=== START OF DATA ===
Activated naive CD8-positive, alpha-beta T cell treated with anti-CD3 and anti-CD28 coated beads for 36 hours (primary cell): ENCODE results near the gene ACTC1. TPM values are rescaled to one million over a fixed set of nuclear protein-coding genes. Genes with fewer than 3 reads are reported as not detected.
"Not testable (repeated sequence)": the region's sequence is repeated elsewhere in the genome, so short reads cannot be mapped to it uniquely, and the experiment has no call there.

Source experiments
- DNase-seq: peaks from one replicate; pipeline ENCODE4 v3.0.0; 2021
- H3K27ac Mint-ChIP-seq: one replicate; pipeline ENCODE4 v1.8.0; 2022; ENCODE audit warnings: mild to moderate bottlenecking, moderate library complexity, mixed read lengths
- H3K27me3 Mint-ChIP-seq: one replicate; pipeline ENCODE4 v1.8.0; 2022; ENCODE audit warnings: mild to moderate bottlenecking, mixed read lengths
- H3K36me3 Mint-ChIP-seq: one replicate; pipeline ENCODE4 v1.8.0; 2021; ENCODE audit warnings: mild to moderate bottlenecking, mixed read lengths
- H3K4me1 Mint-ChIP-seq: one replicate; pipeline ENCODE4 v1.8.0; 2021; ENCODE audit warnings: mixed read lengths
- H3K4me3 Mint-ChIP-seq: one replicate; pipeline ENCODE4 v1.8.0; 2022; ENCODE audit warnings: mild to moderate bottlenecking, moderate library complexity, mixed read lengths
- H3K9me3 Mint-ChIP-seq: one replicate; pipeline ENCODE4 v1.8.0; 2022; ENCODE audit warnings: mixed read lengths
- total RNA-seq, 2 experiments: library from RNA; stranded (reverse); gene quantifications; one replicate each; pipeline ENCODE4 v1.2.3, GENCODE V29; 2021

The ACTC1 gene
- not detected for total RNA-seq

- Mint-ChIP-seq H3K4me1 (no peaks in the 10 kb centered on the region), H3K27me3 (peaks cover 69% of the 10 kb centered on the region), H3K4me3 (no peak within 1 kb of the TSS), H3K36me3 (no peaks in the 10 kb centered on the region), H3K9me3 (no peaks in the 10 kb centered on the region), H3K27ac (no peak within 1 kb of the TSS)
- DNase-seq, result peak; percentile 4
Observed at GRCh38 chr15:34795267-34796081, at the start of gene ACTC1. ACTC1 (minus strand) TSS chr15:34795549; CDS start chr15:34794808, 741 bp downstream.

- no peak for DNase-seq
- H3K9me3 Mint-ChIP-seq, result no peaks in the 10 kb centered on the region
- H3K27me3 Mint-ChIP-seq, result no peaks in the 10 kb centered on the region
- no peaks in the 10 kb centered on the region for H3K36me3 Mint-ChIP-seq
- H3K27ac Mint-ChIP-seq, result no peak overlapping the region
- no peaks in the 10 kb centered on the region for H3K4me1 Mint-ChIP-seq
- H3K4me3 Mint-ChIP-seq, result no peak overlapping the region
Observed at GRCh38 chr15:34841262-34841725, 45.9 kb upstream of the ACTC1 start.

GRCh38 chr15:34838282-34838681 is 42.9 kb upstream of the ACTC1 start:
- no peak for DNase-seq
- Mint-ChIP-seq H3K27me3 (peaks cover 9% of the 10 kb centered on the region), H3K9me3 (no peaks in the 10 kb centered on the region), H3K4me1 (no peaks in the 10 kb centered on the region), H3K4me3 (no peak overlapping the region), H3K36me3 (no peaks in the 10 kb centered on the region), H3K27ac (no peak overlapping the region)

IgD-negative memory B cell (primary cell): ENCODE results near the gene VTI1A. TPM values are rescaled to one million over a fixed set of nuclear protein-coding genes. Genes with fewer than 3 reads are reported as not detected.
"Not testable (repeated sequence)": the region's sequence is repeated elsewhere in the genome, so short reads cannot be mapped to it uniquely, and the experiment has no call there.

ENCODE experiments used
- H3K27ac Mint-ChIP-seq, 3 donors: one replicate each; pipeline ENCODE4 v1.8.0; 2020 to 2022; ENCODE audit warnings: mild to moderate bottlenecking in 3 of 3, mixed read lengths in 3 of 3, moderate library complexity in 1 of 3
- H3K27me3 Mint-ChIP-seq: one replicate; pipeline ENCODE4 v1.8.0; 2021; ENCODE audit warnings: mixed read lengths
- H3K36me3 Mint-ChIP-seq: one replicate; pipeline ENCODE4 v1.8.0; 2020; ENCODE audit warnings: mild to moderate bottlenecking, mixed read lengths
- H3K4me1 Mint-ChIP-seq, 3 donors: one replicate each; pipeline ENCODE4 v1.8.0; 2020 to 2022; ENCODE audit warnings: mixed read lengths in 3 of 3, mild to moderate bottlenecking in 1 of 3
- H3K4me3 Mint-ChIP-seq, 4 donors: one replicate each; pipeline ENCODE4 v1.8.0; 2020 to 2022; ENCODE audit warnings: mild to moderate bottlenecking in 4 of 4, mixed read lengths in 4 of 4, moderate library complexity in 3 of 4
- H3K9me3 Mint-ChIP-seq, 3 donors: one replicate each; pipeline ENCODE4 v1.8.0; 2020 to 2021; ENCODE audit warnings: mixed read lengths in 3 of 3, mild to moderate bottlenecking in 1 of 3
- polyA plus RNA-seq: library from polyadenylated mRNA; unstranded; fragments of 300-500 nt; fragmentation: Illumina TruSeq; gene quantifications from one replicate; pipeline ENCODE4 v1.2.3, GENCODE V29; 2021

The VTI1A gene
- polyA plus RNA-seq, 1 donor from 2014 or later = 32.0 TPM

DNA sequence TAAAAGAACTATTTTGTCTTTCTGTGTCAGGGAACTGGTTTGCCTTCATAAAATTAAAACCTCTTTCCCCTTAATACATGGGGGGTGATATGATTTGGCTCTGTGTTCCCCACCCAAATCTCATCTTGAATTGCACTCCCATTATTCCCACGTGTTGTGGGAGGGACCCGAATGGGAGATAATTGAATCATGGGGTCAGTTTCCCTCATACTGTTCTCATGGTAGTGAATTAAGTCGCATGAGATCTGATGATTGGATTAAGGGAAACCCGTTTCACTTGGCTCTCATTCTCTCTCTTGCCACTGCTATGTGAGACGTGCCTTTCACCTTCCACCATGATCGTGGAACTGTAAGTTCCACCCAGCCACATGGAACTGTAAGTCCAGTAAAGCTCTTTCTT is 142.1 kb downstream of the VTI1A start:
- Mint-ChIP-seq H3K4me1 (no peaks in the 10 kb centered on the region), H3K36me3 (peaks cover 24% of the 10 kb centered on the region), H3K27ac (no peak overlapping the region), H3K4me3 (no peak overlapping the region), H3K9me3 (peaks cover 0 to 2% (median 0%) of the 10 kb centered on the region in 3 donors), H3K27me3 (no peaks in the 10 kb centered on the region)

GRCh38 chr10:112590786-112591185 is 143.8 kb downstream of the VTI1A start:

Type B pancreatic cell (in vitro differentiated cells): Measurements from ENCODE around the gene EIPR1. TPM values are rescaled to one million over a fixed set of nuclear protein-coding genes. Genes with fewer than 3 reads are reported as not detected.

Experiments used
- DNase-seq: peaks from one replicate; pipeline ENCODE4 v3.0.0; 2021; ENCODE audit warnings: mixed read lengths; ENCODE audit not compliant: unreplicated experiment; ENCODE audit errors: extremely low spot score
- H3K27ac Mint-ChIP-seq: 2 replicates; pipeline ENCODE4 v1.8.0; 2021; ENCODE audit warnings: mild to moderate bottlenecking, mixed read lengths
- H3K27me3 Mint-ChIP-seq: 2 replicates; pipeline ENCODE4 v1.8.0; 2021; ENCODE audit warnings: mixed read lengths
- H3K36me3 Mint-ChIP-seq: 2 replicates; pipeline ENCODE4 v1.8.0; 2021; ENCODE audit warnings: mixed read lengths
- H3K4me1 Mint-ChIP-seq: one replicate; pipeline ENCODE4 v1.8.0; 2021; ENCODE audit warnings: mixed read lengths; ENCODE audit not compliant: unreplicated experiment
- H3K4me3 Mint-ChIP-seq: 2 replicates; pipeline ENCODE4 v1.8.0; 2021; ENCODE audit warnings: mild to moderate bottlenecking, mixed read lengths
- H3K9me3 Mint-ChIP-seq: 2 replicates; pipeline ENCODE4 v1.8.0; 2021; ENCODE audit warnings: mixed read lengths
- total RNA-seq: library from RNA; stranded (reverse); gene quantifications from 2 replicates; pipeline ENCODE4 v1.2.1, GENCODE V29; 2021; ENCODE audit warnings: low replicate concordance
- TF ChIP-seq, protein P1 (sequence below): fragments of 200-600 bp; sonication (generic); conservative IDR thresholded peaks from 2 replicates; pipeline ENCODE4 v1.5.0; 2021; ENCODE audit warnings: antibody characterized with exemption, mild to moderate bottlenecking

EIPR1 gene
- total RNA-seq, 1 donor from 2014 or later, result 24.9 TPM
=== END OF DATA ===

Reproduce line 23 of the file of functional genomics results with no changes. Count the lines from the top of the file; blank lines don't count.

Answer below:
- H3K4me3 Mint-ChIP-seq, result no peak overlapping the region